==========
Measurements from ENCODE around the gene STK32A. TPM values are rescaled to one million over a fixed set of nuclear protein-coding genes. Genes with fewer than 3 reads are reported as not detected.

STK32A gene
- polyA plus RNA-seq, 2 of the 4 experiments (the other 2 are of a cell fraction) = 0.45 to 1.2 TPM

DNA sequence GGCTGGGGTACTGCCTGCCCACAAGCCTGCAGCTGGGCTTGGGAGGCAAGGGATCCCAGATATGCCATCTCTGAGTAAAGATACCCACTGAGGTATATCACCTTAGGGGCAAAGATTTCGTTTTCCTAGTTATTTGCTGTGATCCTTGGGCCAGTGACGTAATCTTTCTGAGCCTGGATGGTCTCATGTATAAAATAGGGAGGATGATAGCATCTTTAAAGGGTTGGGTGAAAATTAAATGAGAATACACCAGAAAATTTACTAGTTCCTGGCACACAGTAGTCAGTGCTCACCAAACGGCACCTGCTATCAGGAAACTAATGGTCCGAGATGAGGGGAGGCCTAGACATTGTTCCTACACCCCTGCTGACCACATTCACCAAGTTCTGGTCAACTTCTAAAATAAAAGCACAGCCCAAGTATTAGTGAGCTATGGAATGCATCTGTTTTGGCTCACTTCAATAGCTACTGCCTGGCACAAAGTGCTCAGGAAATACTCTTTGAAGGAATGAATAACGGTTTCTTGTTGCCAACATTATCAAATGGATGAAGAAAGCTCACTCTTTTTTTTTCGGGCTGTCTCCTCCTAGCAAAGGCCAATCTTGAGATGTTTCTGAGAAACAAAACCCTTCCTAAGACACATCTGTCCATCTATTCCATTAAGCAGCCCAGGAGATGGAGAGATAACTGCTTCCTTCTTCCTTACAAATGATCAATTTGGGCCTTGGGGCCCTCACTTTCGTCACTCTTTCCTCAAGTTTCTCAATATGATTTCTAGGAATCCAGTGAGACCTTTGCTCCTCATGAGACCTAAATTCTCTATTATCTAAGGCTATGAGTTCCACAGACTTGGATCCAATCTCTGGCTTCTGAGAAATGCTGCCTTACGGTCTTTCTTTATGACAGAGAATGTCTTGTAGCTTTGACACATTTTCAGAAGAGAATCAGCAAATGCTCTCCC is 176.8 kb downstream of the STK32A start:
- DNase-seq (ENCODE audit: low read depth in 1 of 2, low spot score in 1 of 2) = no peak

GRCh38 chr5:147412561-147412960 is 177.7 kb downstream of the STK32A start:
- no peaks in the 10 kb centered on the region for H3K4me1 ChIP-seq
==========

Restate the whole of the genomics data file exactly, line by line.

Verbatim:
Measurements from ENCODE around the gene STK32A. TPM values are rescaled to one million over a fixed set of nuclear protein-coding genes. Genes with fewer than 3 reads are reported as not detected.

STK32A gene
- polyA plus RNA-seq, 2 of the 4 experiments (the other 2 are of a cell fraction) = 0.45 to 1.2 TPM

DNA sequence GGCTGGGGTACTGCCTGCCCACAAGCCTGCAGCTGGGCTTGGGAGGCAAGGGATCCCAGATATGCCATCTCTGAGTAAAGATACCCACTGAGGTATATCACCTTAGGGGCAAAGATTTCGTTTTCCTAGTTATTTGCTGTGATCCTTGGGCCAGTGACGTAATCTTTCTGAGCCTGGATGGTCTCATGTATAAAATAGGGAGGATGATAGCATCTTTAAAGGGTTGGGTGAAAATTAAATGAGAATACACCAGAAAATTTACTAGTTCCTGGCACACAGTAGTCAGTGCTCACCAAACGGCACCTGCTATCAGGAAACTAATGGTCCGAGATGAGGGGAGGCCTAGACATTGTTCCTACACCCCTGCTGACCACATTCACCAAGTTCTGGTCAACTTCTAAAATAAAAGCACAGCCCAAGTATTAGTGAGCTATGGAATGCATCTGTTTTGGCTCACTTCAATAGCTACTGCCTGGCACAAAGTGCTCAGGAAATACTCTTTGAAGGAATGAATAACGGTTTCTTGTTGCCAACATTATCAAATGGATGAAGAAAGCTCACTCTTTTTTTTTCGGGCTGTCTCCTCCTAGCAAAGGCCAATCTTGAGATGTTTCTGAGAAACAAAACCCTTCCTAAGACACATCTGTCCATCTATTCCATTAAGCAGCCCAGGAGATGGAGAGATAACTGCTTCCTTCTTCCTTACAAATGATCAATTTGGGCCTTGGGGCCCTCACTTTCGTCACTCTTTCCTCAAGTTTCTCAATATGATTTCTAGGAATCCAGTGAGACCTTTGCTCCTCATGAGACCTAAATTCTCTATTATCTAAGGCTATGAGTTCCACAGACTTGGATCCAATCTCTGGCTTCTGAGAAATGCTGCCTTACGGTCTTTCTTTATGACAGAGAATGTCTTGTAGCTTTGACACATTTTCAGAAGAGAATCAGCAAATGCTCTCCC is 176.8 kb downstream of the STK32A start:
- DNase-seq (ENCODE audit: low read depth in 1 of 2, low spot score in 1 of 2) = no peak

GRCh38 chr5:147412561-147412960 is 177.7 kb downstream of the STK32A start:
- no peaks in the 10 kb centered on the region for H3K4me1 ChIP-seq